GOVERNMENT PROPOSES MEASURES TO STOP EXPLOITATION OF TENANTS:
Government has published a consultation paper on Houses in Multiple Occupation and Residential Property Licensing Reforms'.
All responses to the paper should be submitted no later than Tuesday 13 December using the on-line survey:
or by e-mail to:
Hilary Osborne, writes in the Guardian (18 October 2016) ...
Crackdown on Rogue Landlords to Include New Minimum Bedroom Size
Government proposes mandatory standard of 6.52 sq metres and licensing wider range of properties to stop exploitation of tenants
A new minimum bedroom size and the extension of licensing to thousands more properties are to form part of a government crackdown on rogue landlords who cram tenants into overcrowded homes.
As rents have risen in recent years some landlords have attempted to maximise profits by squeezing tenants into “rabbit-hutch” properties. Family homes have been divided into bedsits, with some landlords letting spaces that are just three metres squared, or advertising rooms that are shared with other tenants.
The government’s proposals, which apply only to England, include introduction of a minimum bedroom size of 6.52 sq metres (70 sq ft) in shared houses classed as homes in multiple occupation (HMO). The size would be applied for each individual or couple living in the property, so landlords could not squeeze in bunk beds.
The Housing Act 1985 specifies minimum space standards but a tribunal case in April 2015 caused confusion when it ruled that standards could only be guidance. Following that ruling, Oxford city council lost a case against a landlord who wanted to renew a licence to let a house with a bedroom that was just over 5 sq metres.
The government said it wanted to make the standard mandatory as part of a package of measures it said would help councils bring an end to ruthless landlords who exploit tenants and charge them extortionate rents to live in poor conditions.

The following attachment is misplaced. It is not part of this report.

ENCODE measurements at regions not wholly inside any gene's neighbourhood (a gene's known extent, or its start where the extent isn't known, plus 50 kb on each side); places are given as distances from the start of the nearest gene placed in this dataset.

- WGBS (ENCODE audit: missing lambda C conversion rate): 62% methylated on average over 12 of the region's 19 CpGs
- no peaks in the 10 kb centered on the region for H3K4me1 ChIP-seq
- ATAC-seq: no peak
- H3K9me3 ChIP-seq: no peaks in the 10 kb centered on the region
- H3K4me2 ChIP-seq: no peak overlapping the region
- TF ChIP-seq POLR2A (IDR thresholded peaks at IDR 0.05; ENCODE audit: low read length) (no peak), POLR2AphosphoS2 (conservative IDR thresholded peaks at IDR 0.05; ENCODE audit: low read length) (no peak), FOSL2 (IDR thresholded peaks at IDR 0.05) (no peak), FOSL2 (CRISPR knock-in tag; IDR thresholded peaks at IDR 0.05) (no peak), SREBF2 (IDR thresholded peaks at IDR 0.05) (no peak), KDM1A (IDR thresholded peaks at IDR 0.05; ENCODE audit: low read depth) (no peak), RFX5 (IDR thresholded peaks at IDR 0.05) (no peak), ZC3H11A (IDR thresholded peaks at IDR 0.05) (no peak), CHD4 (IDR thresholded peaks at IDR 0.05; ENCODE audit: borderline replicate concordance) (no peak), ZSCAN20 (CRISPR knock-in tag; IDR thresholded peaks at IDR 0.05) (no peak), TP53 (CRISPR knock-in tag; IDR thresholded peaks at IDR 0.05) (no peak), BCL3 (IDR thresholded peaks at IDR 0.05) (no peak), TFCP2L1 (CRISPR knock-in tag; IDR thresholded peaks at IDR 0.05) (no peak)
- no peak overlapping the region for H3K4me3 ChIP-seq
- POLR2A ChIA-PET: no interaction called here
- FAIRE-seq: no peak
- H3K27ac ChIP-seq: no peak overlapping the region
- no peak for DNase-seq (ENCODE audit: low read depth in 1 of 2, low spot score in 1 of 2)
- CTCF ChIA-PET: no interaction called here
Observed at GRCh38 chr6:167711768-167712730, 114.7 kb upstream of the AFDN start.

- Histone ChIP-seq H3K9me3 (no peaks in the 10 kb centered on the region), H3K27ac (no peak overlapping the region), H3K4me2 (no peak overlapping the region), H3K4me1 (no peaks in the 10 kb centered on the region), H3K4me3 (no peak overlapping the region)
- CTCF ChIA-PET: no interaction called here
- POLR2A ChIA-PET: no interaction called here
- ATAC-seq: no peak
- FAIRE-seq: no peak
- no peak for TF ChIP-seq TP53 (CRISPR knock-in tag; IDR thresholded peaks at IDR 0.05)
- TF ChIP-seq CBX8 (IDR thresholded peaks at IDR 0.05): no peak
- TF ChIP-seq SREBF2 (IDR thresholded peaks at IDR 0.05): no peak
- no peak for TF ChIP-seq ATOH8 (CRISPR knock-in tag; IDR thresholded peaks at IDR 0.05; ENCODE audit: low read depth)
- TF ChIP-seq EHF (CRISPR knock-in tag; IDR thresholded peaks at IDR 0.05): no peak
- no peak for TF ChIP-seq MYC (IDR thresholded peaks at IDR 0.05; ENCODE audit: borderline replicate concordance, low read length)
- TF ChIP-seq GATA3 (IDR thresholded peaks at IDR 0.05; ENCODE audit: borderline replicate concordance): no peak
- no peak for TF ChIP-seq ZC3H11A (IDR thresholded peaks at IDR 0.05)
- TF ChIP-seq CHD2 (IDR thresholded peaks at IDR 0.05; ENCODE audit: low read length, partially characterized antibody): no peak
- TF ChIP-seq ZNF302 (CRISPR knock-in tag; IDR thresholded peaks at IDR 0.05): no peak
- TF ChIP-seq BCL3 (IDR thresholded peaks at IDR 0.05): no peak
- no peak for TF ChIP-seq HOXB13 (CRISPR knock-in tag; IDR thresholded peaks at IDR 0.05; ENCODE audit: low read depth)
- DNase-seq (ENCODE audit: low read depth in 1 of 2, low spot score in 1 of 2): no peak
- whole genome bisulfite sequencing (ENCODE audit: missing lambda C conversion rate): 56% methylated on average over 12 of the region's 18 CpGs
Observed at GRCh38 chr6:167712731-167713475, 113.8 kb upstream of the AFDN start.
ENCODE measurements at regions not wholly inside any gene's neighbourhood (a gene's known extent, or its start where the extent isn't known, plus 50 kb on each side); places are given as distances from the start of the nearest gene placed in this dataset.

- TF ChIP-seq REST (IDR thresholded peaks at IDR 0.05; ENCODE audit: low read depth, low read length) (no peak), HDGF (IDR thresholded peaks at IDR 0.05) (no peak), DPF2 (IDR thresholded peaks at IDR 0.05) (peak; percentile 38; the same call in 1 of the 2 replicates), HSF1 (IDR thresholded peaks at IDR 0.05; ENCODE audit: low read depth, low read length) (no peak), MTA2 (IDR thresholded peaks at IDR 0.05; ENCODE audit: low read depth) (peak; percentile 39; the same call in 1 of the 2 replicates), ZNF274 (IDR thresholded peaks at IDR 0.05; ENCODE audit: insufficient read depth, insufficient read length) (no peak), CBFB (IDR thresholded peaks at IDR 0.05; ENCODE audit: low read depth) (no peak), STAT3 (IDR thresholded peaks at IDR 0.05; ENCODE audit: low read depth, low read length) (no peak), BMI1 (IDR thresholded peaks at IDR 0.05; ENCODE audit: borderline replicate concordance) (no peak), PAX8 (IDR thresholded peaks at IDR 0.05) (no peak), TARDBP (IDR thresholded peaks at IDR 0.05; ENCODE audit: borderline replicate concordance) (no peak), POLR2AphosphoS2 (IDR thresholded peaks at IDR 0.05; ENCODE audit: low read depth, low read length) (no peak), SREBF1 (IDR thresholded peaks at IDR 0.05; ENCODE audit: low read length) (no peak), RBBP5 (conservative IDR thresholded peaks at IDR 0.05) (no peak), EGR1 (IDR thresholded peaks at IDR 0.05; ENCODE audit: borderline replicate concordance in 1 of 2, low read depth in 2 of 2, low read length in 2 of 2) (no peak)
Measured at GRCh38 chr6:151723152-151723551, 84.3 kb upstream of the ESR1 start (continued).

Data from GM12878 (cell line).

Other proposals in a consultation paper published on Tuesday include: extending mandatory licensing rules for HMOs to flats above shops and other business premises; requiring landlords to provide decent storage and disposal of rubbish; and tightening up the “fit and proper person” test for landlords.
The rules only apply to HMOs requiring licences, which are shared homes with five or more people from two or more households. The changes would bring about 174,000 more properties into licensing, on top of the existing 60,000.
The government is also seeking views on whether the licensing arrangements for purpose-built student accommodation are appropriate.
The housing and planning minister, Gavin Barwell, said: “In order to build a country that truly works for everyone we must ensure that everyone has somewhere safe and secure to live.
“These measures will give councils the powers they need to tackle poor-quality rental homes in their area. By driving out rogue landlords that flout the rules of business, we are raising standards and giving tenants the protection they need.”
David Smith, policy director at the Residential Landlords Association, said: “We agree that tackling criminal landlords must be a priority. We wait to see the full details, but powers are already available to tackle overcrowding which is about the number of people crammed into a room, not the size of a room.
“What is needed is proper enforcement of existing powers.”
On Monday, the housing charity Shelter published research on a new “living home standard”, drawn up to reflect what people think makes a property a decent place to live. More than one in 10 of those surveyed felt their homes did not have adequate space.
Since becoming housing minister in the summer Barwell has indicated the government could shift its housing focus from homeownership to looking at ways to increase the number of homes to rent.
The plans announced on Tuesday were originally outlined in a discussion paper in 2015.
NOTES: See also: